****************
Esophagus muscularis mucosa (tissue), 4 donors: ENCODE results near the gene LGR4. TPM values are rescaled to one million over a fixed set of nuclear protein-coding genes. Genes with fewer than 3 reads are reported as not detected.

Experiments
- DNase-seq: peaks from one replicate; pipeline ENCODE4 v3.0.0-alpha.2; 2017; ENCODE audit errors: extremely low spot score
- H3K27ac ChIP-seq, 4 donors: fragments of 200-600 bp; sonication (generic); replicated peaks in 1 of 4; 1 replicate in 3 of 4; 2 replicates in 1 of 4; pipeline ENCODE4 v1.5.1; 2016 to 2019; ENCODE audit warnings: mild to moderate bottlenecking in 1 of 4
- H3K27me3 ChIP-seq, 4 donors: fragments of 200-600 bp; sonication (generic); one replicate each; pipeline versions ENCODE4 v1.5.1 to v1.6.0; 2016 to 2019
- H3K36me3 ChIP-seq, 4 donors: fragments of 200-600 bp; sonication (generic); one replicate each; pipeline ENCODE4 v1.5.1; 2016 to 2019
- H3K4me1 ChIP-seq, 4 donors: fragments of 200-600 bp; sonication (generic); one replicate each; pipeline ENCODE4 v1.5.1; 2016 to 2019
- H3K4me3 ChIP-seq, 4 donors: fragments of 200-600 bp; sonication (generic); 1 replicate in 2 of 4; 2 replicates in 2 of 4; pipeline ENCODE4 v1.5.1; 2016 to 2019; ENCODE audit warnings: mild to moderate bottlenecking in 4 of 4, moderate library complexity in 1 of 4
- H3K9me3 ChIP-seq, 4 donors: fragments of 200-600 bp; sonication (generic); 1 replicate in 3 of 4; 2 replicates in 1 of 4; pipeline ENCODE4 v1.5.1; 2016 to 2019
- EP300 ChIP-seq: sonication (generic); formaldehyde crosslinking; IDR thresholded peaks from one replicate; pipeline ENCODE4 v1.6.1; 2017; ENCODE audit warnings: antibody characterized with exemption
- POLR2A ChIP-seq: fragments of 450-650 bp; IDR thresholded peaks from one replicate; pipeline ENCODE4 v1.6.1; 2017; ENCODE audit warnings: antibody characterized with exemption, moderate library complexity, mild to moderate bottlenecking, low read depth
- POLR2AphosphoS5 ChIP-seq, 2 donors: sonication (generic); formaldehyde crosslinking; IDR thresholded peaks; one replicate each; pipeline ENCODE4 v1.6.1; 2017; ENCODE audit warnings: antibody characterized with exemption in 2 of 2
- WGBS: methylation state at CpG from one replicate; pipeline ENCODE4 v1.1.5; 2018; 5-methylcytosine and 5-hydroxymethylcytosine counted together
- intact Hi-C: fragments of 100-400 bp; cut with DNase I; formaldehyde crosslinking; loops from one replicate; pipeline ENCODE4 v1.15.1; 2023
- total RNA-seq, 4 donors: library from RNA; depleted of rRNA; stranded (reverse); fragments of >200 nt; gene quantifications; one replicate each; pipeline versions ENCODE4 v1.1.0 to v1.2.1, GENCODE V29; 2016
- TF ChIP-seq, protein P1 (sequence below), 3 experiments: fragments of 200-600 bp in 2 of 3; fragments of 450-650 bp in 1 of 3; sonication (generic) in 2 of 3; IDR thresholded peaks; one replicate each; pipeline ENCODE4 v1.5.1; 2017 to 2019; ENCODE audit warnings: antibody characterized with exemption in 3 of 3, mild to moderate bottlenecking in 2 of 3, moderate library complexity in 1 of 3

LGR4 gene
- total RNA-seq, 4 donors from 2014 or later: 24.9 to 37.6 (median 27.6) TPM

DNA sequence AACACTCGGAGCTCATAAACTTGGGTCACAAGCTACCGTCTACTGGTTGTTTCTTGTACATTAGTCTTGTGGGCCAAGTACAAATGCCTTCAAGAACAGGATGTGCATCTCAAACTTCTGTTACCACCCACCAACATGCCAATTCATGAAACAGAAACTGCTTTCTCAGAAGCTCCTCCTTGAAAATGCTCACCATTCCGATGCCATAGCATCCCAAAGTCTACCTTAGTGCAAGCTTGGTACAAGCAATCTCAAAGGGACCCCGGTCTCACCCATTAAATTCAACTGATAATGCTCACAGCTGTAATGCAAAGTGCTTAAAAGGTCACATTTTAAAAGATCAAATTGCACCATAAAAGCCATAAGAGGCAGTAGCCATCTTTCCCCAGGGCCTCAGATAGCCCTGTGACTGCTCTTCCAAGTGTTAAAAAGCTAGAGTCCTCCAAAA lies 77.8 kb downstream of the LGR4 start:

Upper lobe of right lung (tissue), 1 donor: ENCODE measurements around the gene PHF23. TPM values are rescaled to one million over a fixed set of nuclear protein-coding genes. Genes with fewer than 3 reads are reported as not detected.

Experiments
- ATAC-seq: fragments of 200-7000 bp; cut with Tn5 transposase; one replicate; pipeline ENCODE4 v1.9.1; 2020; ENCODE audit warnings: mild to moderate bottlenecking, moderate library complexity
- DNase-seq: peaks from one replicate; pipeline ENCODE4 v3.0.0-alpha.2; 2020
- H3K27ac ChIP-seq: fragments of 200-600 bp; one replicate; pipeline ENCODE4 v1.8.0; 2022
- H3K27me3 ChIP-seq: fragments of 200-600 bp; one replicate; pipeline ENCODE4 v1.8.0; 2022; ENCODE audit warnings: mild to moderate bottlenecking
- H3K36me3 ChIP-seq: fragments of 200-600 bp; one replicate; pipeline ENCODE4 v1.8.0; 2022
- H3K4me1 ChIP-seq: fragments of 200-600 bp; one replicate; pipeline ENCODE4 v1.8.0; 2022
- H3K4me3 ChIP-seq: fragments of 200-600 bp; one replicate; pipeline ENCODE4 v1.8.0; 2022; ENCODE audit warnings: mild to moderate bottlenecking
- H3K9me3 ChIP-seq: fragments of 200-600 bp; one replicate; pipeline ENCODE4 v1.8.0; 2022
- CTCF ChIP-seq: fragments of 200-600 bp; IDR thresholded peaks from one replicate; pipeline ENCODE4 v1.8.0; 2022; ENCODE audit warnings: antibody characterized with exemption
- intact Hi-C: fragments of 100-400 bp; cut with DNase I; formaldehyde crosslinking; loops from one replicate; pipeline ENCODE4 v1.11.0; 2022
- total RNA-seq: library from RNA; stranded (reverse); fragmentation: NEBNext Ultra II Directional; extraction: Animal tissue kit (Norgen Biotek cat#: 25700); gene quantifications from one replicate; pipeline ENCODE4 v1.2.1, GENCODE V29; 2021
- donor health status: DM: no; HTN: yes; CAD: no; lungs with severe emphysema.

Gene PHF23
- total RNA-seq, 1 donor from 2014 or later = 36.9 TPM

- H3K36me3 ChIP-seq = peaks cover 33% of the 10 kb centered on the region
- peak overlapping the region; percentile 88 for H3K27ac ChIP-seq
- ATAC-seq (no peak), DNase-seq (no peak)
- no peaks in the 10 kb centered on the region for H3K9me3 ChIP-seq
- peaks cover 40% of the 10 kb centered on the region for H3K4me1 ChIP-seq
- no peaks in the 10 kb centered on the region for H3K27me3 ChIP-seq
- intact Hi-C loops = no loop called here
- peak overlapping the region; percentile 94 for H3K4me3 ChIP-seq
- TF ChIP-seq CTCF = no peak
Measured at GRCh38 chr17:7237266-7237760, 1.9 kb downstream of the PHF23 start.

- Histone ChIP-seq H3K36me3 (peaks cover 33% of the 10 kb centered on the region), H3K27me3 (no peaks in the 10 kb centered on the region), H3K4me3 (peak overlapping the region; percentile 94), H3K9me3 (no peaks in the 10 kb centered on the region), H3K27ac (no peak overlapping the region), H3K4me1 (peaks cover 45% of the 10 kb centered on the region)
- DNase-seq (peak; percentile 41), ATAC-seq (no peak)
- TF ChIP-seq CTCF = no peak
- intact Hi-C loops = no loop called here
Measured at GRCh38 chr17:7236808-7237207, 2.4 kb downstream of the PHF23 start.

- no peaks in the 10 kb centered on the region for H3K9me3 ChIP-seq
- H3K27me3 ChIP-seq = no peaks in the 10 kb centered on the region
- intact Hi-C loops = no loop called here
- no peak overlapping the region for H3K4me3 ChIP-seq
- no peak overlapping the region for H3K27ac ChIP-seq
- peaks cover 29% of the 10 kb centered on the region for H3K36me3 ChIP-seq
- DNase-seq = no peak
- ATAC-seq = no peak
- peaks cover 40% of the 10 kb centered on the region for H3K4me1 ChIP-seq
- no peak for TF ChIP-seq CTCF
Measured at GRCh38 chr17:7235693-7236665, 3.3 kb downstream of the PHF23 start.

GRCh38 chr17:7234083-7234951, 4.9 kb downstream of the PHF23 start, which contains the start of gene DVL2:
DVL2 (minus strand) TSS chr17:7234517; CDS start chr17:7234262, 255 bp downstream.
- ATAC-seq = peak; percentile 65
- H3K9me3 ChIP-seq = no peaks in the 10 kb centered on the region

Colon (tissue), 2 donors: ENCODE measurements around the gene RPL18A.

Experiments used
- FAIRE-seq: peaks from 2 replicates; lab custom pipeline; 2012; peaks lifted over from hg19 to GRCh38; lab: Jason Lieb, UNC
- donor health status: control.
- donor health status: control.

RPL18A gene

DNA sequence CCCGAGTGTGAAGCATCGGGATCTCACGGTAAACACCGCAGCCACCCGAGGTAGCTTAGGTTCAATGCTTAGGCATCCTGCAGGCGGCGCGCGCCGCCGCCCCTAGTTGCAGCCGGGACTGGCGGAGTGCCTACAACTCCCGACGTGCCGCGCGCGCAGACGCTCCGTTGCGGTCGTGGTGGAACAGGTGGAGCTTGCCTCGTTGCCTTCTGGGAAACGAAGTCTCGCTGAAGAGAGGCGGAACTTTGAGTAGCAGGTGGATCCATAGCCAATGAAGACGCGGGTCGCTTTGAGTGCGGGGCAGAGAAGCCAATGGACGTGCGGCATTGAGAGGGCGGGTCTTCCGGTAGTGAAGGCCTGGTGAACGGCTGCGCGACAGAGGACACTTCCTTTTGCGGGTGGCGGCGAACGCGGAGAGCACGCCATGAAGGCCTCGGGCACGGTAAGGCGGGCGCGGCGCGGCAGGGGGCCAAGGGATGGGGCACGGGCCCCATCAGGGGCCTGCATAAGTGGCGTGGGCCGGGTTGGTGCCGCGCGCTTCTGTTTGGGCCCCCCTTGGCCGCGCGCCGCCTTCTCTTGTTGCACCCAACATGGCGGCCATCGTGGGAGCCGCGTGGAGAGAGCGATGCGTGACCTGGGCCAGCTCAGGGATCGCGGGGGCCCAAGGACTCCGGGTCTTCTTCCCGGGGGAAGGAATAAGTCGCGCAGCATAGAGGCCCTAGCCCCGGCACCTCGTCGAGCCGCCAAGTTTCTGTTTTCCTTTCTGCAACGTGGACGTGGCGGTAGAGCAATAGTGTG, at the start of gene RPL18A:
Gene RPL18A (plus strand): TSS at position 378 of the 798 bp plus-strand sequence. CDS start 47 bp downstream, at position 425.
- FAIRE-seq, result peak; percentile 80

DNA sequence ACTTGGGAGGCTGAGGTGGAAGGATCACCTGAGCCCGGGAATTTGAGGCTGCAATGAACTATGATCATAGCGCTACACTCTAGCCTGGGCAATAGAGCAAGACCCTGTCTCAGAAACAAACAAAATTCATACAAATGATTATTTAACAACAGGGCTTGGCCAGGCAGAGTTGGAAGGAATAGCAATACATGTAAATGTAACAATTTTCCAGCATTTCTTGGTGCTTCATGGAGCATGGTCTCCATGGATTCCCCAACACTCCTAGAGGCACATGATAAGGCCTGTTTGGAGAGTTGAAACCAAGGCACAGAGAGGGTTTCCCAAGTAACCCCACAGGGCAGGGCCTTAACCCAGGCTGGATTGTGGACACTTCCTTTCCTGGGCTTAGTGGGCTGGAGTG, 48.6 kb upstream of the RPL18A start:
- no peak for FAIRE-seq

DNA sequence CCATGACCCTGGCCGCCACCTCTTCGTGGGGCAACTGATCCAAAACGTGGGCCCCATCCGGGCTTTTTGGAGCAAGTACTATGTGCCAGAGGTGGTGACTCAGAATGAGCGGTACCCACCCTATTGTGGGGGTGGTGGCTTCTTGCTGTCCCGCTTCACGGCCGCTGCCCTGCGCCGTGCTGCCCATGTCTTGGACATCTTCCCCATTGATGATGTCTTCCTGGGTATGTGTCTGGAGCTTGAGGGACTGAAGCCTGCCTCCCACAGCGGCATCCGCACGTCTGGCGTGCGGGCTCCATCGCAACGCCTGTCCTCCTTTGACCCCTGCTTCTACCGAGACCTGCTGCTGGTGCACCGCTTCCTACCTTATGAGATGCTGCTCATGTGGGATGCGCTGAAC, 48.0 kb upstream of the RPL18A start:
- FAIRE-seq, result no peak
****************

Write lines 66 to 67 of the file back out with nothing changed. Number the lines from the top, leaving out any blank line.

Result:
Colon (tissue), 2 donors: ENCODE measurements around the gene RPL18A.

Experiments used